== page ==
This autumn, be prepared to get out and vote or taxes could be on the rise. Florida’s upcoming General Election will be on November 6, 2018 and will feature multiple amendments to be decided. Three of these specifically deal with taxes on real estate property and statewide exemptions. With a bevy of writing to help voters understand each of these amendments, it is likely to slow down the actual process of casting votes on Election Day. If it is possible, it is recommended to mail in your votes to save yourself from the longer than usual lines that are likely to form that day. Here’s a brief explanation on the three tax amendments on the November ballot:
- Amendment 1: This proposed amendment offers an increase to the homestead property exemption across the state. Currently the homestead tax exemption reduces the taxable value of a couple’s primary residence by $50,000, thus offsetting their yearly property taxes. The new proposal would increase the reduction by an additional $25,000 per year. While it sounds attractive to vote for a “tax decrease” it does not disclose where that tax money will have to come from after it is reduced, thus putting further strain on the state’s financial situation.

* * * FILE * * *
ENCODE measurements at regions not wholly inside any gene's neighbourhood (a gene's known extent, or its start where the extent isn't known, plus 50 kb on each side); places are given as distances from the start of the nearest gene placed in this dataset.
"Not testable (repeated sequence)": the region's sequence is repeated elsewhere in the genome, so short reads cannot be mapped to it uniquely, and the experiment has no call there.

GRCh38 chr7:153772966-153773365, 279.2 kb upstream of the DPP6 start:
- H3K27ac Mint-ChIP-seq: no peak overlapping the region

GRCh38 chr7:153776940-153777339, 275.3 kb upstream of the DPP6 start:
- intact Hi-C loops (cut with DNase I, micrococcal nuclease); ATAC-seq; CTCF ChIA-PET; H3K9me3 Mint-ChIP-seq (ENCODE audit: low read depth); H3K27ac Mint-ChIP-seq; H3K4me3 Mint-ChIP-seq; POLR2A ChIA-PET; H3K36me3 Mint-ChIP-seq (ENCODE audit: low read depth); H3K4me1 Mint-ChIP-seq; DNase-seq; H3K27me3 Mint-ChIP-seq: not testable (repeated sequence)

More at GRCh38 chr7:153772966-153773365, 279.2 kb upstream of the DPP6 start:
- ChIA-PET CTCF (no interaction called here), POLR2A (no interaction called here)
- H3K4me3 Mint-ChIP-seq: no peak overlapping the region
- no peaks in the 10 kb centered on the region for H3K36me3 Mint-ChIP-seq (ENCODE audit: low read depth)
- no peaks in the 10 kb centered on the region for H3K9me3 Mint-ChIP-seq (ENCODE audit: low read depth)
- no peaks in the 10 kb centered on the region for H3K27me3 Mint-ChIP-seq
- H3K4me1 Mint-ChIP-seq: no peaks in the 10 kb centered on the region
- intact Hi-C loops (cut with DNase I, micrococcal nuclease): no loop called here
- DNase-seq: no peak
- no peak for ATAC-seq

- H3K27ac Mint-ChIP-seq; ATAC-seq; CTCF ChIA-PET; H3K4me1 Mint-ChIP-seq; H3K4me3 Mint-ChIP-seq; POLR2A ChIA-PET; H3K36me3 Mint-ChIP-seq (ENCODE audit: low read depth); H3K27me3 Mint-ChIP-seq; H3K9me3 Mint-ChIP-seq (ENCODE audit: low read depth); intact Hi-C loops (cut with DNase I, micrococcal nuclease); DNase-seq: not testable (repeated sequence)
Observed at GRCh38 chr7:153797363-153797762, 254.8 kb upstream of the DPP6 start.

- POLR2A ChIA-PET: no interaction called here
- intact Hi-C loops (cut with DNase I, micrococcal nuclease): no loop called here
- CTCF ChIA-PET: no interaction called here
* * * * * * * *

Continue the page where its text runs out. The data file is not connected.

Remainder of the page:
- Amendment 2: The next ballot measure would make a previously voted for change permanent. Back in 2008 voter overwhelmingly approved a limit on tax increases for non-homestead properties (think businesses, apartments, or second homes in FL) to 10% per year. Unfortunately the provision expires in 2019. This year the public has a chance to make that limit more permanent, and remove the scheduled repeal of such provisions in 2019. If the amendment fails, local businesses, apartment renters, and vacationers will end up paying much more on their tax bill, which will make Florida less affordable and attractive.
- Amendment 5: This one will require a two-thirds vote of both houses of our Florida Legislature to raise taxes or fees in the future. While it’s good to have checks and balances in our judicial system, this one could actually work against its good intentions. In sum, this amendment, if passed, would allow one third of the House or Senate to vote against anything they see unfit and derail the changes from coming to fruition, with only a minority vote.
For a full list of the coming amendments and elections you can check the Vote Pinellas website here. Please remember that this year’s elections are looking to propose some fairly big changes, so let’s all get in our vote, and grow this city together.
Image courtesy of CityofStPete via flickr.